Something perverted in me loves these dire times when hyperbole is impossible. Where I can be delirious - as if my darkest desires are about to come true; pretend all is black or white and be rewarded for ignoring the gray. Hyperventilate with rage; spit darts in eyes and ears and face no consequences. Cry out for the holocaust; crave the apocalypse; pursue eschatology with the crazed fervor of an indignant desert prophet. Be breathless - full of passionate intensity, because this is the new abnormal that has been happening for thousands of years. And tomorrow, I will wake and do it all again, because some day I'll be right. Luvgood Carp, Editor-in- Chief First published in Door is a Jar Literary Magazine
O.K. You’ve produced a movie and it sucks. At an epic level. It’s the next Garfield. Rotten Tomatoes refuses to review it because there are not enough rotten tomatoes in the world to throw at it. What do you do?
Saffron: Are the two male leads super hot and androgynous? Producer: Of course. Saffron: Can you get them to spit on each other at a film festival? Producer: No. Saffron: Can you get them to pretend to spit on each other? Producer: No, only one of them will agree to that? Saffron: Can you just say they spit on each other? Producer: I can do that. Saffron: O.K. This is manageable. What about the female leads? Can they stop talking to each other and act really pissed off when they see each other? Producer: That started nine months ago. Saffron: Perfect! Things are looking up. Can you leak that to the press? Producer: Of course. Saffron: Did the director get romantically involved with one or more of the stars? Producer: Of course. Saffron: Excellent. Did they have so much sex it disrupted filming? Producer: Actually, there were several complaints about that. The director is several years older than her male lead. It made me uncomfortable. Saffron: Wait a minute! This is an older woman with a younger man? Producer: I'm afraid so. Saffron: Fantastic! You're golden. That is all anyone will talk about. Your movie is guaranteed to make a lot of money. Saffron Crow, Foreign Affairs Editor and Movie Consultant.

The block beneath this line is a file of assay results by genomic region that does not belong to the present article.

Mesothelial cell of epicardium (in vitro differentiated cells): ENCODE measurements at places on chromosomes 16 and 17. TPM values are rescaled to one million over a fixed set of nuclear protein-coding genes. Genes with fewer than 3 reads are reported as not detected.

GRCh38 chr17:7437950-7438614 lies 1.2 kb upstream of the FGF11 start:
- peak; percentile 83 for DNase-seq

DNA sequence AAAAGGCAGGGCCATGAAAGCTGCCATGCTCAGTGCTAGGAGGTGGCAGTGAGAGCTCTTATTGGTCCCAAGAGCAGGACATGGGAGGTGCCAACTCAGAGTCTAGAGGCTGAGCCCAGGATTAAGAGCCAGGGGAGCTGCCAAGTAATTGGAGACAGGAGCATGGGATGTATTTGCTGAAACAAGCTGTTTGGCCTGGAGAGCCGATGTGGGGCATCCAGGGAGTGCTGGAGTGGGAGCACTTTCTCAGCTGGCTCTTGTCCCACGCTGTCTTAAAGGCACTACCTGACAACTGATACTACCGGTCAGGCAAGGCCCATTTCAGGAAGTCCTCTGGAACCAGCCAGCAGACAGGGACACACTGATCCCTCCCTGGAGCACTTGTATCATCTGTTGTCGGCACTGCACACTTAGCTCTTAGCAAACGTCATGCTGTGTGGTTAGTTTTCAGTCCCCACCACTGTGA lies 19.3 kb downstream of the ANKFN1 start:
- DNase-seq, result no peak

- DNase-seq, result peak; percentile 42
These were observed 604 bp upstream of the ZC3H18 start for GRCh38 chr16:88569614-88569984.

If you like Dan Brown and Paula Hawkins (and many people do, myself included), you will enjoy the first 87% of Alex Michaelides’ The Maidens. It’s a fast-paced suspenseful mystery in the Gothic setting of present-day Cambridge University where the sexy ancient Greek literature professor, Edward Fosca, leads a cult dedicated to the goddess Persephone.
It’s a small cult. Only six of his “special” female students are in it. They are the maidens, and they’re special because they’re super hot. They have strange rituals, and we’re pretty sure R-rated sex is involved.
Tara is a maiden, and she is friends with Zoe. Mariana is Zoe’s aunt. Zoe calls Mariana and tells her she’s scared, but she won’t say why. The following day Tara turns up murdered in such a grisly fashion Hollywood must have directed it.
Mariana jumps on the next train to Cambridge. Meets a clumsy, creepy guy. Then meets Professor Fosca on campus and immediately decides he’s the killer – instead of Clumsy Creepy, who keeps showing up at strange times and odd places. Professor Fosca has an airtight alibi, but Mariana isn’t concerned about that.
So Mariana must be a brilliant detective if she’s going to solve this mystery. Nope. She’s a group therapist. But to be fair, the Cambridge police appear to be on holiday, so Mariana might be the best option. Except she is still mourning her beloved husband. He died a year ago. And she has big-time daddy issues. Does her grief and the trauma of her childhood blind her to the possibility that Professor Fosca is not the killer? While she’s trying to sort that out, two more maidens die ritualistically, and Hollywood officially has a joy boner.